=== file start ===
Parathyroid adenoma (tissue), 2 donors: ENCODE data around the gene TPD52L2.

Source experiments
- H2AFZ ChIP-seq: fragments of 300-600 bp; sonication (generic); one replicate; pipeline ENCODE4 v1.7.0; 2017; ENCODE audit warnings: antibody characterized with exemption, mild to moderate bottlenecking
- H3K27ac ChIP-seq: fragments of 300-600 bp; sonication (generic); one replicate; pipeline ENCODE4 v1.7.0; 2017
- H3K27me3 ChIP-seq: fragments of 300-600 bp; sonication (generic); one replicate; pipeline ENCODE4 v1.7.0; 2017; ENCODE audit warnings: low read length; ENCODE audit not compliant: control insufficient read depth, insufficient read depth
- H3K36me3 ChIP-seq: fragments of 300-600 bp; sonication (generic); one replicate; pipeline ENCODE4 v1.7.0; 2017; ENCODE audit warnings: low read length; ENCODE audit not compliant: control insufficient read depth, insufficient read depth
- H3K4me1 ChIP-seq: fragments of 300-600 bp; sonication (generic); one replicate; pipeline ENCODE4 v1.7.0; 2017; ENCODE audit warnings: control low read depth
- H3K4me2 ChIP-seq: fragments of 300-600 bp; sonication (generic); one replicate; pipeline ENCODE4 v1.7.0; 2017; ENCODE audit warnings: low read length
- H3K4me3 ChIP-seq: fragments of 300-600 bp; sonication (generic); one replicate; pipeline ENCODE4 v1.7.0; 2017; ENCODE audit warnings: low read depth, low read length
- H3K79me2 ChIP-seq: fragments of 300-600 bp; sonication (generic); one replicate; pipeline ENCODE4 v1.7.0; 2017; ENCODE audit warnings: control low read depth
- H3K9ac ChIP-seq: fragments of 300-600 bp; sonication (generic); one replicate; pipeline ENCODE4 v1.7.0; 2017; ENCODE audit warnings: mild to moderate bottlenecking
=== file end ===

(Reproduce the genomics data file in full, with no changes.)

Parathyroid adenoma (tissue), 2 donors: ENCODE data around the gene TPD52L2.

Source experiments
- H2AFZ ChIP-seq: fragments of 300-600 bp; sonication (generic); one replicate; pipeline ENCODE4 v1.7.0; 2017; ENCODE audit warnings: antibody characterized with exemption, mild to moderate bottlenecking
- H3K27ac ChIP-seq: fragments of 300-600 bp; sonication (generic); one replicate; pipeline ENCODE4 v1.7.0; 2017
- H3K27me3 ChIP-seq: fragments of 300-600 bp; sonication (generic); one replicate; pipeline ENCODE4 v1.7.0; 2017; ENCODE audit warnings: low read length; ENCODE audit not compliant: control insufficient read depth, insufficient read depth
- H3K36me3 ChIP-seq: fragments of 300-600 bp; sonication (generic); one replicate; pipeline ENCODE4 v1.7.0; 2017; ENCODE audit warnings: low read length; ENCODE audit not compliant: control insufficient read depth, insufficient read depth
- H3K4me1 ChIP-seq: fragments of 300-600 bp; sonication (generic); one replicate; pipeline ENCODE4 v1.7.0; 2017; ENCODE audit warnings: control low read depth
- H3K4me2 ChIP-seq: fragments of 300-600 bp; sonication (generic); one replicate; pipeline ENCODE4 v1.7.0; 2017; ENCODE audit warnings: low read length
- H3K4me3 ChIP-seq: fragments of 300-600 bp; sonication (generic); one replicate; pipeline ENCODE4 v1.7.0; 2017; ENCODE audit warnings: low read depth, low read length
- H3K79me2 ChIP-seq: fragments of 300-600 bp; sonication (generic); one replicate; pipeline ENCODE4 v1.7.0; 2017; ENCODE audit warnings: control low read depth
- H3K9ac ChIP-seq: fragments of 300-600 bp; sonication (generic); one replicate; pipeline ENCODE4 v1.7.0; 2017; ENCODE audit warnings: mild to moderate bottlenecking